Thursday, May 23, 2013

Problems with using player data to assess level difficulty

Recently, I've been trying to build a system into my project, BOTS, to help assess the difficulty and "type" of levels submitted by users. The end goal is to be able to integrate high-quality user submissions into the level progression, so the game experience will grow organically and be sufficiently varied to keep users interested long into the game's lifespan. Whenever working with user-generated content there are going to be some problems  my most recent work has dealt with designing mechanisms into the game to discourage trolling or sandboxing behavior in level creators, reducing the number of messy or abusive submissions. While eliminating the worst content and removing it is is quite helpful, what we'd really like to do is be able to identify more user-centric information about content, and use it to essentially sort content.

The technique that I have been exploring in order to do this works in tandem with Knowledge Tracing to attempt to identify which knowledge components a level contains, as well as assess how "difficult" it is within each of those knowledge components. I chose to explore a hill-climbing method using observations from play; when we are presented with a new level, we simply assume it is as hard as the hardest level in the game, and contains each knowledge component. At first, only "expert" users, the ones who are most confident, competent, and challenge-seeking, will be presented with this material, since we have overestimated its difficulty. Based on those users' success or failure, we will then adjust our estimate of the content, making our model conform to the established knowledge of the students' concept states and proficiency.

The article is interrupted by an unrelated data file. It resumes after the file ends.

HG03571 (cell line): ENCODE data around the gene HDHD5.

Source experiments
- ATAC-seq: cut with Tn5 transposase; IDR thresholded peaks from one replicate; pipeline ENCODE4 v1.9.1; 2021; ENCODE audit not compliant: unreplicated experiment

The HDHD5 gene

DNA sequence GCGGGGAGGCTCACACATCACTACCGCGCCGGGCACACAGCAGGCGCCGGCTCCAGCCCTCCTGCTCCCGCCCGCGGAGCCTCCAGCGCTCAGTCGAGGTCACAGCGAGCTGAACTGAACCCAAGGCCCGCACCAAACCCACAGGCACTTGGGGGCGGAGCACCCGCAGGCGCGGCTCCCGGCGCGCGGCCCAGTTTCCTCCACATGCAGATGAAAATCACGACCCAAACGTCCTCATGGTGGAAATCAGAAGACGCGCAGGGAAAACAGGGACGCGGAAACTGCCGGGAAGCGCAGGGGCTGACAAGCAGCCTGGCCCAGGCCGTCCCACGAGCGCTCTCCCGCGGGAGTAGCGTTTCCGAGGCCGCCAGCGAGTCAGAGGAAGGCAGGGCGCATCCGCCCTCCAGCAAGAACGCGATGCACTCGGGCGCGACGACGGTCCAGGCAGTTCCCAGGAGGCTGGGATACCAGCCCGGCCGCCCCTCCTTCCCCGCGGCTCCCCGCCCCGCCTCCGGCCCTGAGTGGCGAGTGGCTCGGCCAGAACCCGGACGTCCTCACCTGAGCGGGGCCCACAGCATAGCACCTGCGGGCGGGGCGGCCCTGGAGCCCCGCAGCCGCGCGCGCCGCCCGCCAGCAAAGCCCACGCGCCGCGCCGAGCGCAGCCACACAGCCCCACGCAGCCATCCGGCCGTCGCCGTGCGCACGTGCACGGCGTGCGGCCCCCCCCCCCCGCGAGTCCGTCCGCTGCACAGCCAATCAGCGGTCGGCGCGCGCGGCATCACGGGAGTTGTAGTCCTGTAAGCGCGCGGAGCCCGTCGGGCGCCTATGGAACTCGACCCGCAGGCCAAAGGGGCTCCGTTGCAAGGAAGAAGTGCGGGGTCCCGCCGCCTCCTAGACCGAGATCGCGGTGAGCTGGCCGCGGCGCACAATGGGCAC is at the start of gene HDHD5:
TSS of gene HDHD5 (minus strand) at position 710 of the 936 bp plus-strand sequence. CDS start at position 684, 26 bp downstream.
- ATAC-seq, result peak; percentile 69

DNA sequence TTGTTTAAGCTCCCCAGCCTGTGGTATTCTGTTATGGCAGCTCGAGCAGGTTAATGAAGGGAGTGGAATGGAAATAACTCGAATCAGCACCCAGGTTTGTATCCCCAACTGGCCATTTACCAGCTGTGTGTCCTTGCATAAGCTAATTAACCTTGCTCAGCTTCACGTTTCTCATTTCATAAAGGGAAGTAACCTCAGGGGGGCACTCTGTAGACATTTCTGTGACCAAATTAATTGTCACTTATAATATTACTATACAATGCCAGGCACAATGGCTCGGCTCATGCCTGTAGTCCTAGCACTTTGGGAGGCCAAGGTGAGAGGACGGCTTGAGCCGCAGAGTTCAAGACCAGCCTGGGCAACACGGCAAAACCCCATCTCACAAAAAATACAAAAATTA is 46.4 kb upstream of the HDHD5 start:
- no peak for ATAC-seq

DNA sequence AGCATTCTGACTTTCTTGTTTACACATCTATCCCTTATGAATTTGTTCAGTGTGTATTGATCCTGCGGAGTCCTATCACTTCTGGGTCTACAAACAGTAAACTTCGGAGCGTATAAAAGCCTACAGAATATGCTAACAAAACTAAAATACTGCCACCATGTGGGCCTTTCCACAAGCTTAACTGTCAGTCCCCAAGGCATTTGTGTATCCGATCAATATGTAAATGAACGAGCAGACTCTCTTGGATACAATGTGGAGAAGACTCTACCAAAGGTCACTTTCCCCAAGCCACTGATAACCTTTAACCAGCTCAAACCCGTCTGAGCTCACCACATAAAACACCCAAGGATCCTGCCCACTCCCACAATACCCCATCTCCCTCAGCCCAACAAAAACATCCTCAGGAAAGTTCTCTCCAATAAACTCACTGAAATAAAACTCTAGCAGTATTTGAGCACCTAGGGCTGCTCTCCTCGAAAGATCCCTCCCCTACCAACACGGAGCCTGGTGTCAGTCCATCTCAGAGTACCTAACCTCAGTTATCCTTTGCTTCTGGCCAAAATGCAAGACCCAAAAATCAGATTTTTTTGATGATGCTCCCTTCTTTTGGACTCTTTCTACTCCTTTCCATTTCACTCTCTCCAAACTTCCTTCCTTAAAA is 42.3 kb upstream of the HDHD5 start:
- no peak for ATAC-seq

There is a problem with this approach that became apparent as soon as I began working with it; The very significant trade-off between information gained and user experience.

Let's say that a very good user solved the problem. What have we actually learned, and how can we reasonably adjust the estimate? We could say that, at most, this problem is as difficult as the most difficult problem that player has already solved, but if we're using specifically the best users, this isn't very much information. If the very good user gets the problem wrong, again, we don't know a lot. The problem is, in that case, either spectacularly difficult or the user made a mistake, but neither really helps us estimate the content's values.

Now suppose we give this content to an average user, with knowledge of only some of the core concepts of the game. Based on whether they get the problem right or wrong, we will learn something about which concepts that problem contains; If a user does not understand functions, but solves the problem anyway, the problem probably doesn't contain functions.

However, in contrast to the very good user, there is significant risk to the experience of the average user. In the worst-case scenario for the expert user, they are bored (problem is very easy) but in the worst case for the average user, they problem contains a concept they don't know... this is especially bad because the worst case for the user is the best case for evaluating content because it isolates a specfic unknown concept and shows us that this problem cannot contain that concept!

I'm thinking more about this trade-off and will write more on this topic in the future.